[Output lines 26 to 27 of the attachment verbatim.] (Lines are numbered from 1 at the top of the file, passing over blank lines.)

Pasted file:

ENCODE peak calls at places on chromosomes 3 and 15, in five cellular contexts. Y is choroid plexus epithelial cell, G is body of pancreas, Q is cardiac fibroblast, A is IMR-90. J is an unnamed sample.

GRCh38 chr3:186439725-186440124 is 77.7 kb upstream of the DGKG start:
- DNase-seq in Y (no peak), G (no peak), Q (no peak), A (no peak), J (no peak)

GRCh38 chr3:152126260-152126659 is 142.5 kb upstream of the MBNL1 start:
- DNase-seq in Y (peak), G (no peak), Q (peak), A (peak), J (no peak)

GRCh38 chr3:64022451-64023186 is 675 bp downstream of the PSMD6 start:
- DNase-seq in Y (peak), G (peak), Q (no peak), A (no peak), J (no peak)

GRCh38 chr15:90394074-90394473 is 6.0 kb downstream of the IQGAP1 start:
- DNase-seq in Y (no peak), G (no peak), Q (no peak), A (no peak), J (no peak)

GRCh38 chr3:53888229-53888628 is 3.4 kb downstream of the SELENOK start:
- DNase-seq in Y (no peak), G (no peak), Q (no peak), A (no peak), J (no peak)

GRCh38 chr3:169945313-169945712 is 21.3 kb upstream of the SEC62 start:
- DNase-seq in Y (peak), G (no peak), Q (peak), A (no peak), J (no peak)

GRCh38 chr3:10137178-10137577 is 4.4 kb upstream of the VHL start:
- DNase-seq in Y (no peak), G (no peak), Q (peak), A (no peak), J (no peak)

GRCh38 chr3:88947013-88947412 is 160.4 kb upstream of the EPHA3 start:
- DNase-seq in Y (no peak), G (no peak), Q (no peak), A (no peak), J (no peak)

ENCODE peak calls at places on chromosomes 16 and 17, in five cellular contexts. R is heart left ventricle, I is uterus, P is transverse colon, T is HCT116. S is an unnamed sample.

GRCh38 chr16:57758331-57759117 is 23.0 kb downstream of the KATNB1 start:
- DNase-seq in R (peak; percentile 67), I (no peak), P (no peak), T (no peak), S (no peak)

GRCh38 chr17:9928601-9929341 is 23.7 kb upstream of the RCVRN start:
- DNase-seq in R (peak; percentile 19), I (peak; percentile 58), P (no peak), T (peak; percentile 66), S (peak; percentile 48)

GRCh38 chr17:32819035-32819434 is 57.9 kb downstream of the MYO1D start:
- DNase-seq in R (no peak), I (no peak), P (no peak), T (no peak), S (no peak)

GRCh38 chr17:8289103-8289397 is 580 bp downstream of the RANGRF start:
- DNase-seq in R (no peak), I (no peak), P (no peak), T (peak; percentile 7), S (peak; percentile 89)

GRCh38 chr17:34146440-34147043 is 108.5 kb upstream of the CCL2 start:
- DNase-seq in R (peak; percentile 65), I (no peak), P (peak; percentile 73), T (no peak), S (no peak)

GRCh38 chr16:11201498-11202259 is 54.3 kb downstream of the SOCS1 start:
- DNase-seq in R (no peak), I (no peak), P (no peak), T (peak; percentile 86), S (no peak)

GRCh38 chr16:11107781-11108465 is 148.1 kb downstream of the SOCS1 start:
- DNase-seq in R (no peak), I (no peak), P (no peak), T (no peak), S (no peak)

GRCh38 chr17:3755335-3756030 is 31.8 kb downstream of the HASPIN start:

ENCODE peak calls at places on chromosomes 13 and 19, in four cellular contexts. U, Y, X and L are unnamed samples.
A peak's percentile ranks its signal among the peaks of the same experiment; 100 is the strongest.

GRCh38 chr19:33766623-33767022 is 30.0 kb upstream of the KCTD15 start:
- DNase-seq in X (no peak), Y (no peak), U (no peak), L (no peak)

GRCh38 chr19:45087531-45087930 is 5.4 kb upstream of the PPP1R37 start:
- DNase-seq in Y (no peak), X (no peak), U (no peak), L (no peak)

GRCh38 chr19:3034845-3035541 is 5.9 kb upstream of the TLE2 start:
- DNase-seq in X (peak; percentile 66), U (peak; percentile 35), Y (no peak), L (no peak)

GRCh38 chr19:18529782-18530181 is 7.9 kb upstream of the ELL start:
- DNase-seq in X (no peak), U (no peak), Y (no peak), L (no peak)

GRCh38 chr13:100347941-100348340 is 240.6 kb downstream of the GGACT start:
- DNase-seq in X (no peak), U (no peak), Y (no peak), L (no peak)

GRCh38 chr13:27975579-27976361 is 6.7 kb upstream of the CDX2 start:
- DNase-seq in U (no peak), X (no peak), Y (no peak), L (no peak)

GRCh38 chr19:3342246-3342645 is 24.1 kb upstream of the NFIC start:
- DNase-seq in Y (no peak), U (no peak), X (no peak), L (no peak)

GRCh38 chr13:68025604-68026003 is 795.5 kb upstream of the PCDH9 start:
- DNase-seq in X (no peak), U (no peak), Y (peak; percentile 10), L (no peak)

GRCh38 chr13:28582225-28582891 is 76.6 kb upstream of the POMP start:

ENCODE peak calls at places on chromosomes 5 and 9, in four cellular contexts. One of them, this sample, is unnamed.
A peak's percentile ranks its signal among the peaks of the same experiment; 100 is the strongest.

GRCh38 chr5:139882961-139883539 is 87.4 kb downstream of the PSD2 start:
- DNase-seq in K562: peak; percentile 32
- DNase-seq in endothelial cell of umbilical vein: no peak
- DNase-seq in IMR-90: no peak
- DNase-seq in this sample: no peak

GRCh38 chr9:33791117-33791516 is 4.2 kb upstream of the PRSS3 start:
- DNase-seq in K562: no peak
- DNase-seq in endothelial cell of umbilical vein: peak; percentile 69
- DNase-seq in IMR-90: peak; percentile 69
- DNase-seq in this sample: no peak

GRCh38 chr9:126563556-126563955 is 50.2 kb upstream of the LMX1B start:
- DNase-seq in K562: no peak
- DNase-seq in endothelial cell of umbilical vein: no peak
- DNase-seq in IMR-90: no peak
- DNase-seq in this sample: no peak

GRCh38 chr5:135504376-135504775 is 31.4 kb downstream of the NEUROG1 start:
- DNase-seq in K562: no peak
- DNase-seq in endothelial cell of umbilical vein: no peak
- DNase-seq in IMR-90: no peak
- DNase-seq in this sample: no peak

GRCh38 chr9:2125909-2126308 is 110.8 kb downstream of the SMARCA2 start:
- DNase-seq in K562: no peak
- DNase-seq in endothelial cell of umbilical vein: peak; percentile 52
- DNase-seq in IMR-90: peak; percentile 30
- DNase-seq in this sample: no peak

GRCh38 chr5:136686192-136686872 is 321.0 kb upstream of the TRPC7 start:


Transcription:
- DNase-seq in R (no peak), I (no peak), P (no peak), T (peak; percentile 7), S (peak; percentile 89)

GRCh38 chr17:34146440-34147043 is 108.5 kb upstream of the CCL2 start: